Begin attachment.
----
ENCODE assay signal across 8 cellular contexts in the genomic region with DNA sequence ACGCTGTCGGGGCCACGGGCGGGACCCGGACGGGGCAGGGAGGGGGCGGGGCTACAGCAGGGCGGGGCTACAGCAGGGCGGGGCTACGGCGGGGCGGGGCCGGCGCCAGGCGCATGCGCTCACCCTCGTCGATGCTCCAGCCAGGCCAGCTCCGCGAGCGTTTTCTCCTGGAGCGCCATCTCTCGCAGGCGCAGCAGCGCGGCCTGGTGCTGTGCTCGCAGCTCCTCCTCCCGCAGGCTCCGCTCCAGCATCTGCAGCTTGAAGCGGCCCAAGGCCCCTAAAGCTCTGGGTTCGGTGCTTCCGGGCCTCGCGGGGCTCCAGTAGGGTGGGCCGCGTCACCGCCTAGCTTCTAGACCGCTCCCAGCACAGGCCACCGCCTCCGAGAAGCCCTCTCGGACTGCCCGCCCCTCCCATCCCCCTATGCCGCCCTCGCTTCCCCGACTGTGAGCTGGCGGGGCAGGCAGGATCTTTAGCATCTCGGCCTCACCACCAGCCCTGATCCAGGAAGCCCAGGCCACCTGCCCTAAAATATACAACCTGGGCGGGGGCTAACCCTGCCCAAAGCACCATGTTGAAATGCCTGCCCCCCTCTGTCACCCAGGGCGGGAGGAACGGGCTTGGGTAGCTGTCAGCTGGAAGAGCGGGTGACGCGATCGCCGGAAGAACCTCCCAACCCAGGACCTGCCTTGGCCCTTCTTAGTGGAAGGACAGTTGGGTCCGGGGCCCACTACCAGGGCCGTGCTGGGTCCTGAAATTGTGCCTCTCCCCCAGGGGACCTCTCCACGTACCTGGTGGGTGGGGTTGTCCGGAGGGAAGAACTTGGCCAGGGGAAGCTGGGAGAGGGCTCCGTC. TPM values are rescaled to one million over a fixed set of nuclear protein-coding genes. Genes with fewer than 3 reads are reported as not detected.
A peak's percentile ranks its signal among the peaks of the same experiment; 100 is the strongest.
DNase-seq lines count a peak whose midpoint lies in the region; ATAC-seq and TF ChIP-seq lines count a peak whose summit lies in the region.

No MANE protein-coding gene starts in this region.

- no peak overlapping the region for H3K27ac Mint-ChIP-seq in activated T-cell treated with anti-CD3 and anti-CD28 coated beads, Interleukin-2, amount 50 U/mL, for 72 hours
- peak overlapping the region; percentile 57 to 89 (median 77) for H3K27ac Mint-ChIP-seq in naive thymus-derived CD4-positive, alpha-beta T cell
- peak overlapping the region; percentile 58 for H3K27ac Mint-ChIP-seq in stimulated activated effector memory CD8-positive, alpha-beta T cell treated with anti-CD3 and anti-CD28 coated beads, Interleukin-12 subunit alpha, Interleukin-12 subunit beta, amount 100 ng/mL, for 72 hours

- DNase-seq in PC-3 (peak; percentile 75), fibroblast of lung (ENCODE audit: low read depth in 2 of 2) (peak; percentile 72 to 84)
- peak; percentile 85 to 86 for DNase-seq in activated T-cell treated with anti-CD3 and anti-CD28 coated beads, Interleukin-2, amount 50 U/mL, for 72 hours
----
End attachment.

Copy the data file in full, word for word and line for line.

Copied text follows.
ENCODE assay signal across 8 cellular contexts in the genomic region with DNA sequence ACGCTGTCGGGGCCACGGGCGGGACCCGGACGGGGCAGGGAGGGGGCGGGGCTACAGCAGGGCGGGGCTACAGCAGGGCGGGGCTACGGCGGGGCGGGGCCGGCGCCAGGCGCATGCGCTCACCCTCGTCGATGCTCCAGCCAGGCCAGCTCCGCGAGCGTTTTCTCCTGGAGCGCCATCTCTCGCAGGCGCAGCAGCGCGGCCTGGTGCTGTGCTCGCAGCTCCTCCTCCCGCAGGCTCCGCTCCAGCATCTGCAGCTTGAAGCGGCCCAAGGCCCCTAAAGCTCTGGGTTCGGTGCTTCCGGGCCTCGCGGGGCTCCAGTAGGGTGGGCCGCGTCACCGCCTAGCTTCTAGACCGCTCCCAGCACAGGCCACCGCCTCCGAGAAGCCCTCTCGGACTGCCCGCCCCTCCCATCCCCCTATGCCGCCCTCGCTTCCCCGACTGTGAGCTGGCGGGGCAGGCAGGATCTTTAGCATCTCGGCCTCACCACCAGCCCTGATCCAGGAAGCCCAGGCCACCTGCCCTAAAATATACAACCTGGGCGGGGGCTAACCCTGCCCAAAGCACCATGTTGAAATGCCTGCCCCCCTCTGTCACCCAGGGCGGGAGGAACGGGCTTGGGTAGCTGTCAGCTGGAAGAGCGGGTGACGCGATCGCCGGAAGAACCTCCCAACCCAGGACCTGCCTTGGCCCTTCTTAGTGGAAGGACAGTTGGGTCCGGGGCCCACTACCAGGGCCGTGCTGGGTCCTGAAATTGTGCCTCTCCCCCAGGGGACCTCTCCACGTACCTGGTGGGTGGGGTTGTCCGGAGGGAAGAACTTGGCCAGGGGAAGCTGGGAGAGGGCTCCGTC. TPM values are rescaled to one million over a fixed set of nuclear protein-coding genes. Genes with fewer than 3 reads are reported as not detected.
A peak's percentile ranks its signal among the peaks of the same experiment; 100 is the strongest.
DNase-seq lines count a peak whose midpoint lies in the region; ATAC-seq and TF ChIP-seq lines count a peak whose summit lies in the region.

No MANE protein-coding gene starts in this region.

- no peak overlapping the region for H3K27ac Mint-ChIP-seq in activated T-cell treated with anti-CD3 and anti-CD28 coated beads, Interleukin-2, amount 50 U/mL, for 72 hours
- peak overlapping the region; percentile 57 to 89 (median 77) for H3K27ac Mint-ChIP-seq in naive thymus-derived CD4-positive, alpha-beta T cell
- peak overlapping the region; percentile 58 for H3K27ac Mint-ChIP-seq in stimulated activated effector memory CD8-positive, alpha-beta T cell treated with anti-CD3 and anti-CD28 coated beads, Interleukin-12 subunit alpha, Interleukin-12 subunit beta, amount 100 ng/mL, for 72 hours

- DNase-seq in PC-3 (peak; percentile 75), fibroblast of lung (ENCODE audit: low read depth in 2 of 2) (peak; percentile 72 to 84)
- peak; percentile 85 to 86 for DNase-seq in activated T-cell treated with anti-CD3 and anti-CD28 coated beads, Interleukin-2, amount 50 U/mL, for 72 hours